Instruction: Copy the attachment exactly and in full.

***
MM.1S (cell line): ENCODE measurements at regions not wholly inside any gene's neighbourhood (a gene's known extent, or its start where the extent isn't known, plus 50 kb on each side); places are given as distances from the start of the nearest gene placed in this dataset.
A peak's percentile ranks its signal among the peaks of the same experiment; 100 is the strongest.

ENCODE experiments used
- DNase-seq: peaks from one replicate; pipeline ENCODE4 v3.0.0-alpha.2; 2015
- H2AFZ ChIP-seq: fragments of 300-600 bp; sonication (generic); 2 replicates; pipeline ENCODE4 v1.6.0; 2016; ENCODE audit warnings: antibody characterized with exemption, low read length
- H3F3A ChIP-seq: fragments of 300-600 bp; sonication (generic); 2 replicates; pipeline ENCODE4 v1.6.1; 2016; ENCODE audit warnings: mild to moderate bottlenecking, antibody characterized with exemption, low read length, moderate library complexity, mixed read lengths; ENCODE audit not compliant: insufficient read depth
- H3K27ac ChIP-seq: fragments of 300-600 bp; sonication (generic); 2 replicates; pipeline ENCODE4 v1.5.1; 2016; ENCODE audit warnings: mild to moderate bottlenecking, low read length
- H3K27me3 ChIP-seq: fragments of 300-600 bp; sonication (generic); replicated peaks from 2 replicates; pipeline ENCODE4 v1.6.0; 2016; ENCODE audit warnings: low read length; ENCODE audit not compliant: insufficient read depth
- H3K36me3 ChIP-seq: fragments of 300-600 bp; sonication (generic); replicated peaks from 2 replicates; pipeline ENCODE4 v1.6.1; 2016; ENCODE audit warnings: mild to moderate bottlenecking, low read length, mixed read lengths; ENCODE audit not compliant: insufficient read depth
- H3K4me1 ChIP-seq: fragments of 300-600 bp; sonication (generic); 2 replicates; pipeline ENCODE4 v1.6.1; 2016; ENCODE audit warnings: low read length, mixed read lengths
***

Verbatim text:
MM.1S (cell line): ENCODE measurements at regions not wholly inside any gene's neighbourhood (a gene's known extent, or its start where the extent isn't known, plus 50 kb on each side); places are given as distances from the start of the nearest gene placed in this dataset.
A peak's percentile ranks its signal among the peaks of the same experiment; 100 is the strongest.

ENCODE experiments used
- DNase-seq: peaks from one replicate; pipeline ENCODE4 v3.0.0-alpha.2; 2015
- H2AFZ ChIP-seq: fragments of 300-600 bp; sonication (generic); 2 replicates; pipeline ENCODE4 v1.6.0; 2016; ENCODE audit warnings: antibody characterized with exemption, low read length
- H3F3A ChIP-seq: fragments of 300-600 bp; sonication (generic); 2 replicates; pipeline ENCODE4 v1.6.1; 2016; ENCODE audit warnings: mild to moderate bottlenecking, antibody characterized with exemption, low read length, moderate library complexity, mixed read lengths; ENCODE audit not compliant: insufficient read depth
- H3K27ac ChIP-seq: fragments of 300-600 bp; sonication (generic); 2 replicates; pipeline ENCODE4 v1.5.1; 2016; ENCODE audit warnings: mild to moderate bottlenecking, low read length
- H3K27me3 ChIP-seq: fragments of 300-600 bp; sonication (generic); replicated peaks from 2 replicates; pipeline ENCODE4 v1.6.0; 2016; ENCODE audit warnings: low read length; ENCODE audit not compliant: insufficient read depth
- H3K36me3 ChIP-seq: fragments of 300-600 bp; sonication (generic); replicated peaks from 2 replicates; pipeline ENCODE4 v1.6.1; 2016; ENCODE audit warnings: mild to moderate bottlenecking, low read length, mixed read lengths; ENCODE audit not compliant: insufficient read depth
- H3K4me1 ChIP-seq: fragments of 300-600 bp; sonication (generic); 2 replicates; pipeline ENCODE4 v1.6.1; 2016; ENCODE audit warnings: low read length, mixed read lengths